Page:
Waterbird Reserve Wallnau/Fehmarn
Due to its ideal location near the flyways of land and water birds as well as its rich food supply, Wallnau on the Baltic Sea island of Fehmarn is a popular resting place for migratory birds on their way to their nesting sites in spring or to their wintering areas in autumn. But not only migratory birds are attracted to Wallnau: a variety of rare bird species such as the red-necked grebe and little tern can be observed in spring when they raise their young in the reserve. Many North Eurasian bird species overwinter in Wallnau. That’s why a great variety of birds can be found in Wallnau all year round.
Alan Owyong, has been Leica Sport Optics Ambassador during The Champions of the Flyway 2017 and has been involved in nature conservation as a member of the Nature Society (Singapore) since the late 1980s. He was the former Chairperson of the Bird Group and is currently a member of the Birds Record Committee. He is also the administrator of the Singapore Birders Facebook Group and the Singapore Bird Group Blog.
„Leica has come out with a very slim and compact design for the Noctivid 10x42 binocular which is also much lighter. The notches for the thumbs make it comfortable to hold. On top of this they have developed a high transmission SCHOTT optics for great color rendition and neutrality. In the field looking at the flying raptors against the bright skies, the color of the plumages comes out brilliantly.
The larger exit pupil makes this binocular very comfortable to use for long periods of time. We were waiting for the returning Lichtenstien’s Sandgrouses to take their evening drink by the side of the pond. The low light viewing of the Noctivid becomes evident when we tried to locate them against the same color background in failing light. In the desert, dust storms are encountered often. While most binoculars will have a tough time to keep the lens clean, the special coatings on the Noctivid make this an easy task. Even finger marks were easy to clean. To sum it up: These are binoculars for life.“
The Dutch Knights
Marc Guyt, Martijn, Verdoes, Gert Ottens, Leo Heemskerk and Ferry Ossendorp are a group of keen Dutch birders - the Dutch knights! Sponsored by Leica, they haven taken part in The Champions of the Flyway several times. They recently organized their own COTF on the island of Texel, together with other birders, fighting to communicate about and raise money for local conservation causes with global impact - all for the birds. The Dutch Knights are proud to be sponsored by Leica Sport Optics and were happy to be able to use „the new stunning Leica Noctivids“ on the „Texel Big Day“. But as they say: „The real winners are the birds“.
More info: www.agami.nl
Ruth Miller and Alan Davies
Ruth Miller and Alan Davies are based in North Wales and are passionate about watching birds. They organize birdwatching trips with The Biggest Twitch and „we always take our time to enjoy every bird we see and we never get tired of watching birds, whether they're common or rare.“
Ruth has written the popular “Birds, Boots and Butties” books on the best places in North Wales for birding, walking (and enjoying a good cuppa), with other regional editions on the way.
Alan is the author of the successful site guide Best Birdwatching Sites in North Wales, he has over thirty years' experience of finding the very best birds. He runs Birdline Wales and Birdline North West, the successful information service established in 1990, run by birdwatchers for birdwatchers, so with access to up-to-the minute bird information, he is in a unique position to know just what birds are being seen and where.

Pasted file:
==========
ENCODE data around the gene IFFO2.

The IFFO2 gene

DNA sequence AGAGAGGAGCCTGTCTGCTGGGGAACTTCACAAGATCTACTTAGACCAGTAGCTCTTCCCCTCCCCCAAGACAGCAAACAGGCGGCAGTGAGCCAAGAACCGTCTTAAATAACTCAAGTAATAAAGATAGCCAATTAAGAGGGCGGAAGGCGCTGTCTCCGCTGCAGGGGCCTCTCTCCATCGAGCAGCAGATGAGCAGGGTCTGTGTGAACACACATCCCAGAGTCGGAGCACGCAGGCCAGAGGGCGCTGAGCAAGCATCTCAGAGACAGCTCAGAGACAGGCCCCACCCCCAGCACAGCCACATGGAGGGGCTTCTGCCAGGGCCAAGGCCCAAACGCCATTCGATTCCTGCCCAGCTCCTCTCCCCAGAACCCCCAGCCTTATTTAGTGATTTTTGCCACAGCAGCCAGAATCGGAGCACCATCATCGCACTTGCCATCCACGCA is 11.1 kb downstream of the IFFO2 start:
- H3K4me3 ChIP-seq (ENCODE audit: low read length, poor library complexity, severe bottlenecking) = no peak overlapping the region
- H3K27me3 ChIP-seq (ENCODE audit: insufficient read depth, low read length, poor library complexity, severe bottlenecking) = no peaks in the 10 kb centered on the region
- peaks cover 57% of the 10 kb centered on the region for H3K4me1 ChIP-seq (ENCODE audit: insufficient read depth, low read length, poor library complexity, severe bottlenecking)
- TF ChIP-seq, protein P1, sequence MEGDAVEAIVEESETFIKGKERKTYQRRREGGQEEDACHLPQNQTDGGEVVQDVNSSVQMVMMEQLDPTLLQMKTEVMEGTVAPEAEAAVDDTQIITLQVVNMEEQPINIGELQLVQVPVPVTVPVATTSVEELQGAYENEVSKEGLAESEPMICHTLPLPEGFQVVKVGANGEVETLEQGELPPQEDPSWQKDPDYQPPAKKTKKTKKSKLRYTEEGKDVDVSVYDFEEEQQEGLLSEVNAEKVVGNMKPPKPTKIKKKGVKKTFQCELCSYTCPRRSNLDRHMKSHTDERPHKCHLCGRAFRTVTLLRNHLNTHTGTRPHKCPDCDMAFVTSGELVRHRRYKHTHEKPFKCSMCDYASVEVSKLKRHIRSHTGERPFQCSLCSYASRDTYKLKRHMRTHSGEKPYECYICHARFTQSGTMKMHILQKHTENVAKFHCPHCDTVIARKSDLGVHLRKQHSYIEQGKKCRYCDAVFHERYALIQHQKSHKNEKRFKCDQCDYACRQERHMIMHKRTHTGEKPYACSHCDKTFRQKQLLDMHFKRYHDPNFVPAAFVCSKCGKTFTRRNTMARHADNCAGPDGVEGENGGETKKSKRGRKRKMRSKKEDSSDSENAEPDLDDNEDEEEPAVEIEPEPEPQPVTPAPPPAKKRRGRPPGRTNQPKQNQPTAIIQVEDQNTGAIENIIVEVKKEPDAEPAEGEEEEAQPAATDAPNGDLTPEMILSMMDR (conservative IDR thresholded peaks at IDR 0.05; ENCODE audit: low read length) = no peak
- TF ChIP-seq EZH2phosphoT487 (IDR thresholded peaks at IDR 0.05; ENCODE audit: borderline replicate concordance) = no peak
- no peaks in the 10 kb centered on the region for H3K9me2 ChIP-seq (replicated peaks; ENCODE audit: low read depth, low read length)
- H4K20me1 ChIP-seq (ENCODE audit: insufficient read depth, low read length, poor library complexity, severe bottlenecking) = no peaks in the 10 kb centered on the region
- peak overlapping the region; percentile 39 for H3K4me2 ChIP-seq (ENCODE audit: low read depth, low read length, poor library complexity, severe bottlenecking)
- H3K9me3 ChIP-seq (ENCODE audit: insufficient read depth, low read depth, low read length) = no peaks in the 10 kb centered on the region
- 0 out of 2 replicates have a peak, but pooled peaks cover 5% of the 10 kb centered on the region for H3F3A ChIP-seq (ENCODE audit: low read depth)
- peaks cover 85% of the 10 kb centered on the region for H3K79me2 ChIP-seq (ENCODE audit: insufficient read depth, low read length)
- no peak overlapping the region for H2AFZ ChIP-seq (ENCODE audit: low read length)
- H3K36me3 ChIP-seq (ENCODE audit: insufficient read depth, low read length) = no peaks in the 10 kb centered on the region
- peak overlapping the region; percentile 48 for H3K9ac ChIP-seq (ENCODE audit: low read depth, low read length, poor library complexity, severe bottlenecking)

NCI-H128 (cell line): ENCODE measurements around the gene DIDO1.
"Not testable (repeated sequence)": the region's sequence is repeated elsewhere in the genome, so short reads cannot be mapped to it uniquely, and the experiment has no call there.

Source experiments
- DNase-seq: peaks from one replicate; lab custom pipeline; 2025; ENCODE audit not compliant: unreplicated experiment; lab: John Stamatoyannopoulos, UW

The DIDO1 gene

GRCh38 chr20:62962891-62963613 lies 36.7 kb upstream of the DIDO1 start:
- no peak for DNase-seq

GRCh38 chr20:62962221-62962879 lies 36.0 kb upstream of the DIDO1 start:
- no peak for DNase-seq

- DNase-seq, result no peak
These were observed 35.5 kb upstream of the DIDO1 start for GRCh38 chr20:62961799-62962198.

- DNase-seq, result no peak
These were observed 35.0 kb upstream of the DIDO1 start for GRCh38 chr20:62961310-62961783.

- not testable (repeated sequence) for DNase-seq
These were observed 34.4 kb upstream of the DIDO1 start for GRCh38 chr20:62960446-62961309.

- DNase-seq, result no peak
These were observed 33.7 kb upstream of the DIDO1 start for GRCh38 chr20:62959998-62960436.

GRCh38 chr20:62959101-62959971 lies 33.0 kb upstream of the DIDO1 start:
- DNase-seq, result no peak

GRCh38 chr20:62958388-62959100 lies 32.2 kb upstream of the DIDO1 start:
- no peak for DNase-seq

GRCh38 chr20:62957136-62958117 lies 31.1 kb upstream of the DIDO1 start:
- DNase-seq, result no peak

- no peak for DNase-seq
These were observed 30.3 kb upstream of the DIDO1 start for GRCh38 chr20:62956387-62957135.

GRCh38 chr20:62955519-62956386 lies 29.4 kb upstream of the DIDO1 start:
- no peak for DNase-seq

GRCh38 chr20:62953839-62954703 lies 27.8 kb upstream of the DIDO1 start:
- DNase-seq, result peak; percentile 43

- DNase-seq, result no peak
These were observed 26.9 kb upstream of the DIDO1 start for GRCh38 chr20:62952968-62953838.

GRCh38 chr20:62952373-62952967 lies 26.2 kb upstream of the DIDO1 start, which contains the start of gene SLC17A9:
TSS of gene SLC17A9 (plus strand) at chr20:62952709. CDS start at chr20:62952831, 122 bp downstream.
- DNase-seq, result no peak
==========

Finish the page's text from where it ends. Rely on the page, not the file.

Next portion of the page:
Nikhil Devasar has been born, brought up and continues to reside in Delhi, India. Being based in Delhi he decided to explore its spaces and revived the Delhibird Club, an ornithological group that had been non-operational for many years.
In 2000 he started an email network and the first weekend-walk had 2 enthusiastic participants. Today the Delhibird-Club has 3000 committed members – amateur sand professional birdwatchers ranging from age 4 to 84. Nikhil has spearheaded many of the group’s conservation efforts wherein through the Sunday walks the group monitors the status of the birdlife as well as their habitats and also discovers new birding sites while keeping the authorities abreast of the problems in the existing ones.
He also conducts awareness and education programs for young people and organizes a census of Delhi’s birdlife through the “Big Bird Day”, an annual event that has numerous teams visiting various birding sites and doing a species count.
Watching and appreciating nature quite logically led to photographing it and Nikhil can now be seen trudging in fields looking for the perfect shot. His expertise has resulted in the publication of several books, and his photographs are regularly featured in Indian and foreign nature magazines and publications.
NABU Nature Conservation Centre Storchenschmiede Linum
Linum has first become known through its storks, but the birds of fortune, the impressive cranes with their striking red crown, have made Linum famous. The small, idyllic village known as ‘Storchendorf’ (stork village) Linum, is just an hour’s drive away from Berlin, situated on a narrow hill range between the Rhinland and Havelland Luch. The ponds of Linum at the northern edge of the village form part of the nature conservation area “Upper Rhinluch”, and without doubt they can be called the heart of the area. They provide a habitat for numerous breeding bird species as well as perfect resting conditions for migratory birds such as geese, cranes, ducks and waders.
With a little bit of luck you can also observe beavers, otters and a variety of amphibian species (e.g. fire-bellied toads and common spadefoot or garlic toads). For nature enthusiasts, bird watchers and photographers alike this area represents a special point of attraction all year round. When summer is coming to an end, a colourful autumn presents a very special natural spectacle: from September until November the lowland moor area around Linum is a resting place for cranes and geese. These birds rest and feed there before they continue their long way to their wintering areas. In the high season there are often as many as 120,000 birds of fortune and thousands of nordic geese resting on the moors.
Leica Sport Optics has supported the Storchenschmiede in Linum for many years now and provides its visitors with a good insight and overview.